Most of the best Key West beaches are tucked away like hidden treasures. After all, this is not your typical beach town: the velvety-smooth sand dotting our man-made island has been imported from the Atlantic Ocean, the Gulf of Mexico and beyond and has to be occasionally replenished. Each local swimming destination serves its own function: Fort Zack, where the Atlantic and Gulf meet, is the unofficial gathering place for birthdays, weddings and hangouts of any kind. On the ocean side, Smathers Beach is great for watching kiteboarders or even trying your hand at the sport yourself. Higgs Beach, also on the ocean side, is a sporty location where you can pick up a game of beach volleyball or train for your next triathlon by swimming laps between the piers in the ocean. And at the beach at Zero Simonton on the gulf side, you can relax and watch the sun set over the harbor accompanied by live music and cold beer. So, in-between gulping down delicious seafood at the best restaurants in Key West and craft beer from local bars, embrace one of the very best things to do in town: soak up that sun at these great local beaches. RECOMMENDED: Full guide to the best things to do in Key West
While it’s taken until recent years for this Florida Keys island to catch up to the cocktail renaissance happening elsewhere, the days of pre-fab sour mix and oxidized vermouth have been all but washed out to sea within the best Key West bars. Today, this southernmost U.S. island is as comfortable shaking up bespoke concoctions as it is dispensing frozen to-go piña coladas from open-air bars on devil-may-care Duval Street or the Last Call Bar at the tiny Key West airport. The thing about Key West is that the destination is comfortable with its own simplicity, offering timeless things to do, delicious restaurants and relaxing beaches, all of which contributes to a culture that allows for the beer-and-a-shot revelry of old haunts like the Green Parrot or Sloppy Joe’s to co-exist with serious drink destinations like Point Five Lounge and the brand new General Horseplay. Old Town is still where the brunt of the action is, but while Duval remains the city’s designated drag for cruise ship crawlers and weekend warriors, its high rents have spawned a swathe of new spots on side streets like Fleming and Caroline. Whether you’re looking for a casual stool from which to kick off your flip-flops and do a little margarita day-drinking, a low-key wine bar worthy of oenophile admiration or a sophisticated sunset perch to dive into a Hemingway daiquiri, our Key West list has got you covered.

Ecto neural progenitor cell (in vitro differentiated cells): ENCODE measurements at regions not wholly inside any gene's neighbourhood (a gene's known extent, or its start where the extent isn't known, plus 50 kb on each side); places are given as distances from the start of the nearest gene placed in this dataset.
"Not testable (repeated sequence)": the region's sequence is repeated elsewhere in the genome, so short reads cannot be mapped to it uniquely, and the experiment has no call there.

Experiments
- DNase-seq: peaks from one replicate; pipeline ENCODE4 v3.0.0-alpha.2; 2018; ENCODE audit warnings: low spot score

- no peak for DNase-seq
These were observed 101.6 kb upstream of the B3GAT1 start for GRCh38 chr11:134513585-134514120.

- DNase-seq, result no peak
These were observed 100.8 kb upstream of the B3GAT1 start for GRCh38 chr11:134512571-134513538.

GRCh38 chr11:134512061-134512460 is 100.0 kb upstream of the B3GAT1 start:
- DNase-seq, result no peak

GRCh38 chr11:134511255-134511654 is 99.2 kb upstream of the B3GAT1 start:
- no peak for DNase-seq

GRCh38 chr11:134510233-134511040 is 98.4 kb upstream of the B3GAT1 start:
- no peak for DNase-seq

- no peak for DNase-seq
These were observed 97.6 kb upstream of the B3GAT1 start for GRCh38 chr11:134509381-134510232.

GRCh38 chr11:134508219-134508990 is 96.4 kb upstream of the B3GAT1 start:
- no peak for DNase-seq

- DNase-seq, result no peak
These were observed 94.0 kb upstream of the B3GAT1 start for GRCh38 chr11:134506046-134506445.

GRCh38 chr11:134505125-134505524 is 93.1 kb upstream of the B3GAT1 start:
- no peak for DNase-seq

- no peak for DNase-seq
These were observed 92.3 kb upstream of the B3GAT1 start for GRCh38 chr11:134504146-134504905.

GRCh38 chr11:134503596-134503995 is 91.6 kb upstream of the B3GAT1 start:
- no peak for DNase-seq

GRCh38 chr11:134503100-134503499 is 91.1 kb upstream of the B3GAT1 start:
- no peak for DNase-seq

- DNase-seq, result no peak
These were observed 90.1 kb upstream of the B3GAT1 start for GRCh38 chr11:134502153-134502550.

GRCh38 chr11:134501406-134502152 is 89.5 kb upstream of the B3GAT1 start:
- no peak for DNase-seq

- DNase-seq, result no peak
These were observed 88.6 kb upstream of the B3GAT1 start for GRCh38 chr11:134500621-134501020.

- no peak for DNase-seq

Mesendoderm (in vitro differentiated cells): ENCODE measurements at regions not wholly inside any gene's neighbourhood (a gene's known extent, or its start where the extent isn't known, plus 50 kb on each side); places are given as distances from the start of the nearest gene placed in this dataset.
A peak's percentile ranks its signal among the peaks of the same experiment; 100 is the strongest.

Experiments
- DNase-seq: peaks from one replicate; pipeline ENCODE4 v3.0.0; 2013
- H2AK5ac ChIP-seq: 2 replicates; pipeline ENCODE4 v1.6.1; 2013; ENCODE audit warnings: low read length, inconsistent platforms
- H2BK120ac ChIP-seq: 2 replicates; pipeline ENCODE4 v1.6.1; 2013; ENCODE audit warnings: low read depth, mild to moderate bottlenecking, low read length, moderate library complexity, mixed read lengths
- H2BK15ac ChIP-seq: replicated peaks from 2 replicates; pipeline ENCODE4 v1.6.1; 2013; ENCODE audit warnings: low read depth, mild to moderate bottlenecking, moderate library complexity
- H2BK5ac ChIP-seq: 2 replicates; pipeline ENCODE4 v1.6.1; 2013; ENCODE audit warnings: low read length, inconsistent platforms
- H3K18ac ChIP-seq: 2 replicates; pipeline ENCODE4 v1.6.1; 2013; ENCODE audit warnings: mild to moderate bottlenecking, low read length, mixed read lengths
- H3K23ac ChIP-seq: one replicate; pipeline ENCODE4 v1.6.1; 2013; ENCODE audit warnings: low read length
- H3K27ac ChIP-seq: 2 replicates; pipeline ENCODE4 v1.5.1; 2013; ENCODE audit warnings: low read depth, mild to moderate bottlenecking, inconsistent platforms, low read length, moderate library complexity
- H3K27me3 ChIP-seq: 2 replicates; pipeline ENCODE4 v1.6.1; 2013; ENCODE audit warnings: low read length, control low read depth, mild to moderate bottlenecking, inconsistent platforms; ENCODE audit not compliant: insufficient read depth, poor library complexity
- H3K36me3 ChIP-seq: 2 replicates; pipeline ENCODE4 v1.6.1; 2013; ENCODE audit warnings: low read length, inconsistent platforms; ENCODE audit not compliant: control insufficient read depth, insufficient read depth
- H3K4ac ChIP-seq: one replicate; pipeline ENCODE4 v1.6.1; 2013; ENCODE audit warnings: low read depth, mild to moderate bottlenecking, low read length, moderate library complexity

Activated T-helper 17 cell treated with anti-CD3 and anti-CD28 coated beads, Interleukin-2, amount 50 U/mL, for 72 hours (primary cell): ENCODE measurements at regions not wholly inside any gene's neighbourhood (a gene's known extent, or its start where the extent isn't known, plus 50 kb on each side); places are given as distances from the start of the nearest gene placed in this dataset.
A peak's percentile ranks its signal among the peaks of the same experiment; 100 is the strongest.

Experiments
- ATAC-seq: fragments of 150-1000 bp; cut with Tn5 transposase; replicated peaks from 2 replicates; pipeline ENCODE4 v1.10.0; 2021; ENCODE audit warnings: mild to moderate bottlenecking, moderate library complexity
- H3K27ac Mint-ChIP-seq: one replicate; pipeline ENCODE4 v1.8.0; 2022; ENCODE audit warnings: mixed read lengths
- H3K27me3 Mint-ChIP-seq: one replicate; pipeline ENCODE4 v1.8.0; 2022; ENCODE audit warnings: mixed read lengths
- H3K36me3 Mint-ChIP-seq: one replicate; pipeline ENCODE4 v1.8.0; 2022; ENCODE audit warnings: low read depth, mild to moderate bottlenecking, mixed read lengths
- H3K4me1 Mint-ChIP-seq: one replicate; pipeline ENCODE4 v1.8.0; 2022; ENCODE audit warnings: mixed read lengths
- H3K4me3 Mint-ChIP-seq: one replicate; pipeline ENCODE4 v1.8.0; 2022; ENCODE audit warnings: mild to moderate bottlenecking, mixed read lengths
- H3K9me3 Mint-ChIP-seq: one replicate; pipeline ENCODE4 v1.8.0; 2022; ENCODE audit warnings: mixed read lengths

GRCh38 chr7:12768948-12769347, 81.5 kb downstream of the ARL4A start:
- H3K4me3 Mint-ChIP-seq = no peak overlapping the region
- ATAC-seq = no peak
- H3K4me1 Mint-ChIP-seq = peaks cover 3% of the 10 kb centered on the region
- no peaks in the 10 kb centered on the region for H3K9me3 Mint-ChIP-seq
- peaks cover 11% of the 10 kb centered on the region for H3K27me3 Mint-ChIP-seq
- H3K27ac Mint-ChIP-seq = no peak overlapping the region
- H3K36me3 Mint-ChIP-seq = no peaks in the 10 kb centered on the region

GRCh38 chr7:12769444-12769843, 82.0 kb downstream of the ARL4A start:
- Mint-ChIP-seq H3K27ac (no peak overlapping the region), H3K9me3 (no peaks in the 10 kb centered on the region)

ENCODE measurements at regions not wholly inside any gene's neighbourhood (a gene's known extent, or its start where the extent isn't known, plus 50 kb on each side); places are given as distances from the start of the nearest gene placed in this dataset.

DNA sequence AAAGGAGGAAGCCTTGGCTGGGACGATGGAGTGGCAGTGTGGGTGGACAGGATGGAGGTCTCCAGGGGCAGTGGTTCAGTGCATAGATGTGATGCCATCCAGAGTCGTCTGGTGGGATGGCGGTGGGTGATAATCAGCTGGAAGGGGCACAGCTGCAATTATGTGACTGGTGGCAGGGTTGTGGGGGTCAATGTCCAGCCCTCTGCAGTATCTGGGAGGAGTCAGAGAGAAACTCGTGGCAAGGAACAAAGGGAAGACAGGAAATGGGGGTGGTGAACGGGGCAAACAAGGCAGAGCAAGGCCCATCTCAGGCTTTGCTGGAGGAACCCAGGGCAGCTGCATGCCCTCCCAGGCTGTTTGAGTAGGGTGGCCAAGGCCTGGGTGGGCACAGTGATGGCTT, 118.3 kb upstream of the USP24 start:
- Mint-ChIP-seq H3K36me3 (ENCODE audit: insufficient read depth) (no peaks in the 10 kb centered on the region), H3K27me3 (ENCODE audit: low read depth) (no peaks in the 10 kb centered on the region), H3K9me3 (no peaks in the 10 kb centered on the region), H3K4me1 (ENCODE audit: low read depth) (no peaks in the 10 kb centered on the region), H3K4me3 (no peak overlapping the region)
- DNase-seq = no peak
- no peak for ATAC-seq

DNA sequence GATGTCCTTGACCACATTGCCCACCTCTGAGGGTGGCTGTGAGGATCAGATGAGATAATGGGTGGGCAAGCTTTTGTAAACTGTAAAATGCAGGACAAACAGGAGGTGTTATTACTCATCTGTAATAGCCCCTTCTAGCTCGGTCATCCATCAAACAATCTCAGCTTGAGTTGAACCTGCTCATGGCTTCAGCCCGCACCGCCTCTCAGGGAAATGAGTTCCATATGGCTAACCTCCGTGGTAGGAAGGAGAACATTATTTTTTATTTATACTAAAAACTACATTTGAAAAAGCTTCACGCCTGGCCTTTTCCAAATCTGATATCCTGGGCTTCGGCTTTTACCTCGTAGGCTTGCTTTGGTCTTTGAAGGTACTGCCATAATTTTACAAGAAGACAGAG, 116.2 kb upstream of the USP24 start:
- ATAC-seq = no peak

Laidback island vibes, breathtaking sunsets and sweet tropical drinks have lured experience seekers to Key West for decades. But it’s the savvy travelers, the ones brave enough to veer away from the fray, who really get a feel for what this funky, way-down-south town is all about. Follow our guide to experience Key West like the natives (who proudly call themselves ‘conchs’). We’ll take you away from noisy Duval Street to explore cool under-the-radar haunts that offer everything Key West is known for—delicious drinks, catchy tunes and rowdy drag shows—but with a side of in-the-know, authentic local flair.
If you’re headed to Key West then you won’t be short of great Airbnb options. Yep, for such a small Key, the city is covered in an amazing number of apartments as well as a plethora of hotels, making it easy to stop by and check out the many brilliant things to do in Key West. And if you’re already local to the area? A weekend jaunt to Key West is a trip that every Floridian should take at least once in their lives (especially if your idea of a good getaway is all about beaches, bars and restaurants). So pack your bags – here are some awesome places to rest up during your vacation.